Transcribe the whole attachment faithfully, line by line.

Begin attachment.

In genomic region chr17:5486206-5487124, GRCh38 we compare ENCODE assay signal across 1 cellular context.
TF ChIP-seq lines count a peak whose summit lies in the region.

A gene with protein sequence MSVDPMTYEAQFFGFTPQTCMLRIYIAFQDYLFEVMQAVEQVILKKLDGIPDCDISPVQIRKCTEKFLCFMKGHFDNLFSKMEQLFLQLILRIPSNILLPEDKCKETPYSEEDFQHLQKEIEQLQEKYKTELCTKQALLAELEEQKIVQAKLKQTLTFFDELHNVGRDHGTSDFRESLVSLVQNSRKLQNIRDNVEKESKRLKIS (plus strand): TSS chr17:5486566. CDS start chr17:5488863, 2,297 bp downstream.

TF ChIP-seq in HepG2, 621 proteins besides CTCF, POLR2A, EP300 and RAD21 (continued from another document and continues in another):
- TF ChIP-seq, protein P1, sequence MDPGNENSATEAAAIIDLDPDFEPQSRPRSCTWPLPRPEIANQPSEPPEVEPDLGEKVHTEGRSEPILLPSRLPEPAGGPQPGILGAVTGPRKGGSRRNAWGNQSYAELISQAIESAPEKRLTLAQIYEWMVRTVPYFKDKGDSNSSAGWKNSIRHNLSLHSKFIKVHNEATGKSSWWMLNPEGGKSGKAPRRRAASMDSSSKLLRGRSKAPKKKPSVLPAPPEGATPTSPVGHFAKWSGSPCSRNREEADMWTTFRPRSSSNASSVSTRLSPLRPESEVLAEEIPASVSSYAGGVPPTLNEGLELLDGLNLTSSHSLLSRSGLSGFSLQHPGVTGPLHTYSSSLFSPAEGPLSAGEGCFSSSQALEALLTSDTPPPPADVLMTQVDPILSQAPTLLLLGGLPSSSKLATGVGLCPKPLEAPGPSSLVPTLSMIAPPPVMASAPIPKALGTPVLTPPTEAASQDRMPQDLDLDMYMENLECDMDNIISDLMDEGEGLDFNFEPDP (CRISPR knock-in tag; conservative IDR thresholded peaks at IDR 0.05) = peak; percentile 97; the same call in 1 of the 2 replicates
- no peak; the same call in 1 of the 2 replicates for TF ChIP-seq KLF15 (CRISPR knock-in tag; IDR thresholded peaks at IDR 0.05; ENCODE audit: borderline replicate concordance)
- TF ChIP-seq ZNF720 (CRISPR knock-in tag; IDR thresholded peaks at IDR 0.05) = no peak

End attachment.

In genomic region chr17:5486206-5487124, GRCh38 we compare ENCODE assay signal across 1 cellular context.
TF ChIP-seq lines count a peak whose summit lies in the region.

A gene with protein sequence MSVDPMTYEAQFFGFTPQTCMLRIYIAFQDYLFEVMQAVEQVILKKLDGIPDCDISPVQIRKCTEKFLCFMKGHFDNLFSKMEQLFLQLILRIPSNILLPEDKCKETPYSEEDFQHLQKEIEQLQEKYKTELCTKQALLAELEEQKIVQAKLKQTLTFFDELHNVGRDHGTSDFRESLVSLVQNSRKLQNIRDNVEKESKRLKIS (plus strand): TSS chr17:5486566. CDS start chr17:5488863, 2,297 bp downstream.

TF ChIP-seq in HepG2, 621 proteins besides CTCF, POLR2A, EP300 and RAD21 (continued from another document and continues in another):
- TF ChIP-seq, protein P1, sequence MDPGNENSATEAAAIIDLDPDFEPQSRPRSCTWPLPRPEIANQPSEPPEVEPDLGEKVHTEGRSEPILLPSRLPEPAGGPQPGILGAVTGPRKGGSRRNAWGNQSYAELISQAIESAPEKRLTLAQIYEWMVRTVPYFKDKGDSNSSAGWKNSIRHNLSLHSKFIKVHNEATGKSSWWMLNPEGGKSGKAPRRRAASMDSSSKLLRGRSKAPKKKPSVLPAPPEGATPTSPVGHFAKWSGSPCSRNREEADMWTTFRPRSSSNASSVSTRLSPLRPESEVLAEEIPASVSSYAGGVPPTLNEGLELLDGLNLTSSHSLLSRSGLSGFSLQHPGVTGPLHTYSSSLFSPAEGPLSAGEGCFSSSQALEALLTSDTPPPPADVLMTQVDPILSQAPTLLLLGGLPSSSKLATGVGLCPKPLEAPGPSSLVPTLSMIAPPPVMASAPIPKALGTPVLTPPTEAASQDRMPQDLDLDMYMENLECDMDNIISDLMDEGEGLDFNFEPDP (CRISPR knock-in tag; conservative IDR thresholded peaks at IDR 0.05) = peak; percentile 97; the same call in 1 of the 2 replicates
- no peak; the same call in 1 of the 2 replicates for TF ChIP-seq KLF15 (CRISPR knock-in tag; IDR thresholded peaks at IDR 0.05; ENCODE audit: borderline replicate concordance)
- TF ChIP-seq ZNF720 (CRISPR knock-in tag; IDR thresholded peaks at IDR 0.05) = no peak